Sally Kilburg, chair of the Okanagan Similkameen Conservation Alliance, states that, “Spring runoff supplies much of the water used in the valley.”
“If we use more than that, then we use the lake … the lake really only holds about 50 or 60 years of our annual use and it would be gone.”
This latter statement does not appear to be correct.
The Okanagan Basin Water Board estimates that, on average, 219 million cubic meters of water is used for human needs (domestic indoor and outdoor, agricultural, commercial, golf courses, etc.) in the Okanagan Valley each year (http://www.obwb.ca/wsd/key-findings/water-use).
Okanagan Lake has a volume of 24,644,000,000 cubic meters (http://www.ilec.or.jp/database/nam/dnam51.html), which means it would take 113 years (not 50-60 years as Kilburg claims) to “use” all the water in the lake at our average annual use rates.
This statistic assumes there is no inflow to the lake over this period — in other words, no precipitation falls in the valley at all for the next 113 years.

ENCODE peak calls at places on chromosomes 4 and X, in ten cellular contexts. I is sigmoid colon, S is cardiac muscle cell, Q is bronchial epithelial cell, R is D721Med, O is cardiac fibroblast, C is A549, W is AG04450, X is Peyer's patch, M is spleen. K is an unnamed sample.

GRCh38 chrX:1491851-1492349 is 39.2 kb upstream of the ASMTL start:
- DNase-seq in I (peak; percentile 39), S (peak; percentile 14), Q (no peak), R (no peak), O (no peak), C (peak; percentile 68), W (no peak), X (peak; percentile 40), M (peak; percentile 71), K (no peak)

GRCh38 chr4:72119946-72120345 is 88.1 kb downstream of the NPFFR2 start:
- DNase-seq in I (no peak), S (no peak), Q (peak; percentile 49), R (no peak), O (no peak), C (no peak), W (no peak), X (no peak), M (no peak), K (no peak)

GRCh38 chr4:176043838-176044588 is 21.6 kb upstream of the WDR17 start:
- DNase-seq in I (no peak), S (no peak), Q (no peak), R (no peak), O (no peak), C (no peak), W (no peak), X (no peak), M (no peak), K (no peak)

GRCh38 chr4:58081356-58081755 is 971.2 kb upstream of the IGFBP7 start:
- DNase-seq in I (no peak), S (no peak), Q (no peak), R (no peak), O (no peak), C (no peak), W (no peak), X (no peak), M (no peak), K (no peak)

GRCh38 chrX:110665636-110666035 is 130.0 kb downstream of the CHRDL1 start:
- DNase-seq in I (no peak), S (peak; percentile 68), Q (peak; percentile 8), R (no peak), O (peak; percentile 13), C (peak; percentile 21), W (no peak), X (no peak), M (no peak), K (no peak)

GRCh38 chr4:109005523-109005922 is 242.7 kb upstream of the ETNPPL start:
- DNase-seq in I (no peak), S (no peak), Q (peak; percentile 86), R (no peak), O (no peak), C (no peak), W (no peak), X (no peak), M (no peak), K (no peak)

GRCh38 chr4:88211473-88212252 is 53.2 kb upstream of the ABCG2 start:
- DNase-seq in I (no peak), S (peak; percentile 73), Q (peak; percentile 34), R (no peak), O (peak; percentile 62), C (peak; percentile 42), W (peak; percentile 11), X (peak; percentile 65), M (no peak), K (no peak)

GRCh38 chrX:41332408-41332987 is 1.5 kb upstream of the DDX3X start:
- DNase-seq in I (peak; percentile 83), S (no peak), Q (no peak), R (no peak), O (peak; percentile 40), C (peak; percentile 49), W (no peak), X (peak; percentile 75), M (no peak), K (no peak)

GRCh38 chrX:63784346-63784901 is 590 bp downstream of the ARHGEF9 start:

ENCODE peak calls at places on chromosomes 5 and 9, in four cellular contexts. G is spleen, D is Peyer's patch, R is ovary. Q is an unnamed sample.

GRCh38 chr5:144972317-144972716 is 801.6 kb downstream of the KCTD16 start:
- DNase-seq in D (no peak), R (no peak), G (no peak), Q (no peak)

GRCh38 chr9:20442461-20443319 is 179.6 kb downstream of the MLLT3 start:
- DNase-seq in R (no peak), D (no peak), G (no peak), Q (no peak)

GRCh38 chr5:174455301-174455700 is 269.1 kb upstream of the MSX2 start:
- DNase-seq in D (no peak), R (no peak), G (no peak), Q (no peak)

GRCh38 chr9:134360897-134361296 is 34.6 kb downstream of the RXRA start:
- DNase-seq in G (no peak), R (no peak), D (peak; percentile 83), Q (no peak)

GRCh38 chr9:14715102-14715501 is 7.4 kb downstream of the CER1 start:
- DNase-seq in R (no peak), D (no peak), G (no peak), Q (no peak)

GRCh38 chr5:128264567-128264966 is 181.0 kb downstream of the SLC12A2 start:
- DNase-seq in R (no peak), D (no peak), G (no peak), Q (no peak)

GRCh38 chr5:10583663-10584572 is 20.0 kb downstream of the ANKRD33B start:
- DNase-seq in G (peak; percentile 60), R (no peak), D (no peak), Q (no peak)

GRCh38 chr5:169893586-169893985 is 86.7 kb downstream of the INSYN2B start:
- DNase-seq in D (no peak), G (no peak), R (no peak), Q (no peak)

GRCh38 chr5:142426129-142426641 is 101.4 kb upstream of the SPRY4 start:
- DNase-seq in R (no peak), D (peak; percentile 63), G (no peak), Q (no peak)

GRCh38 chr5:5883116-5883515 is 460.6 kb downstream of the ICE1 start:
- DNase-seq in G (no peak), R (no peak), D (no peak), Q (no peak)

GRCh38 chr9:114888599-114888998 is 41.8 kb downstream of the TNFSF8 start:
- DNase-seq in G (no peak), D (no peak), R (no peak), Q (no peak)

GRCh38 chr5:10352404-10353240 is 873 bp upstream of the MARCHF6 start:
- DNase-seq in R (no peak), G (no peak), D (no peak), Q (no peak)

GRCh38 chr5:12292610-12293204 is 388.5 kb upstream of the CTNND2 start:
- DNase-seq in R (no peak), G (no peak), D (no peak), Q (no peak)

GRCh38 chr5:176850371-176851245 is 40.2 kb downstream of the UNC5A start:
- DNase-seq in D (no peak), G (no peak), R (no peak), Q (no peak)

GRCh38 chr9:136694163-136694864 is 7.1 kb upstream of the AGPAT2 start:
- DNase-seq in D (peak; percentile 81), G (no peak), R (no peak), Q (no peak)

Furthermore, as we have previously shown (http://precedings.nature.com/documents/4946/version/1), the average annual flow in the Okanagan River at Oliver has not changed over the past century (and may even be increasing).
This hydrometric station at Oliver integrates all watershed activities upstream in the Okanagan Valley, be they natural or man-made uses or productions of water.
Consequently, it appears that despite the large increases in population and agricultural land in the valley over this time, the net amount of water “left over” and leaving the Okanagan Valley via the Okanagan River at Oliver each year (i.e., the annual water yield) has not changed significantly.